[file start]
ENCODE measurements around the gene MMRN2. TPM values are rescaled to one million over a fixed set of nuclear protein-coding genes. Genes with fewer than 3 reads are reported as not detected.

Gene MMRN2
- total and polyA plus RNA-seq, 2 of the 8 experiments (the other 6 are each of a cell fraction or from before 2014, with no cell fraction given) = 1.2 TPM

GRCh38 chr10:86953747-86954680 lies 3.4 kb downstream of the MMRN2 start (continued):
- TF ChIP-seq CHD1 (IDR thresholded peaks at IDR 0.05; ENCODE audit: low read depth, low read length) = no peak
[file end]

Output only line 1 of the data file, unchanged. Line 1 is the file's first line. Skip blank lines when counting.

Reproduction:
ENCODE measurements around the gene MMRN2. TPM values are rescaled to one million over a fixed set of nuclear protein-coding genes. Genes with fewer than 3 reads are reported as not detected.